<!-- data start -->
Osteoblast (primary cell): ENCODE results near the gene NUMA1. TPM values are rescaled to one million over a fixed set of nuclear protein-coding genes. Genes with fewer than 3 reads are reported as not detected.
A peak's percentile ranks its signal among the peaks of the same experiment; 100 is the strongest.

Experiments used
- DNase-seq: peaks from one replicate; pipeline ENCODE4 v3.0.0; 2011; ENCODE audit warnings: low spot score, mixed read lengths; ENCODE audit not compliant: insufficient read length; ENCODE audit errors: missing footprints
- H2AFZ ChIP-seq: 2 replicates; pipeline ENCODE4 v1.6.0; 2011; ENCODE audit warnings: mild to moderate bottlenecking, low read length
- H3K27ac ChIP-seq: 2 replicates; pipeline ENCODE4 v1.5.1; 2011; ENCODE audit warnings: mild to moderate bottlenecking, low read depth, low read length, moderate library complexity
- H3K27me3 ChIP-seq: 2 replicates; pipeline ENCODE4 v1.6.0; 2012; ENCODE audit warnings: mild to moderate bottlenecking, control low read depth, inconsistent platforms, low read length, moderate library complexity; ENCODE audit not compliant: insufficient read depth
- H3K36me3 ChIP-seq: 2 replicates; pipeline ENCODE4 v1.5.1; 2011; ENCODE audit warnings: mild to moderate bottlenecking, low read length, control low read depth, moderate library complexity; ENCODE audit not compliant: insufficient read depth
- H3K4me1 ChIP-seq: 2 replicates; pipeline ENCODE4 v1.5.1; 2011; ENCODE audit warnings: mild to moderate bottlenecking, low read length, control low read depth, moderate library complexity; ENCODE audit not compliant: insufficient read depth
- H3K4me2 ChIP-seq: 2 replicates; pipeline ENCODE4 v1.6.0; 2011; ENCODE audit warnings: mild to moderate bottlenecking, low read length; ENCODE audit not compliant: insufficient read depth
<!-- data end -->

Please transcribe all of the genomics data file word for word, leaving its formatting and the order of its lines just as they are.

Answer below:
Osteoblast (primary cell): ENCODE results near the gene NUMA1. TPM values are rescaled to one million over a fixed set of nuclear protein-coding genes. Genes with fewer than 3 reads are reported as not detected.
A peak's percentile ranks its signal among the peaks of the same experiment; 100 is the strongest.

Experiments used
- DNase-seq: peaks from one replicate; pipeline ENCODE4 v3.0.0; 2011; ENCODE audit warnings: low spot score, mixed read lengths; ENCODE audit not compliant: insufficient read length; ENCODE audit errors: missing footprints
- H2AFZ ChIP-seq: 2 replicates; pipeline ENCODE4 v1.6.0; 2011; ENCODE audit warnings: mild to moderate bottlenecking, low read length
- H3K27ac ChIP-seq: 2 replicates; pipeline ENCODE4 v1.5.1; 2011; ENCODE audit warnings: mild to moderate bottlenecking, low read depth, low read length, moderate library complexity
- H3K27me3 ChIP-seq: 2 replicates; pipeline ENCODE4 v1.6.0; 2012; ENCODE audit warnings: mild to moderate bottlenecking, control low read depth, inconsistent platforms, low read length, moderate library complexity; ENCODE audit not compliant: insufficient read depth
- H3K36me3 ChIP-seq: 2 replicates; pipeline ENCODE4 v1.5.1; 2011; ENCODE audit warnings: mild to moderate bottlenecking, low read length, control low read depth, moderate library complexity; ENCODE audit not compliant: insufficient read depth
- H3K4me1 ChIP-seq: 2 replicates; pipeline ENCODE4 v1.5.1; 2011; ENCODE audit warnings: mild to moderate bottlenecking, low read length, control low read depth, moderate library complexity; ENCODE audit not compliant: insufficient read depth
- H3K4me2 ChIP-seq: 2 replicates; pipeline ENCODE4 v1.6.0; 2011; ENCODE audit warnings: mild to moderate bottlenecking, low read length; ENCODE audit not compliant: insufficient read depth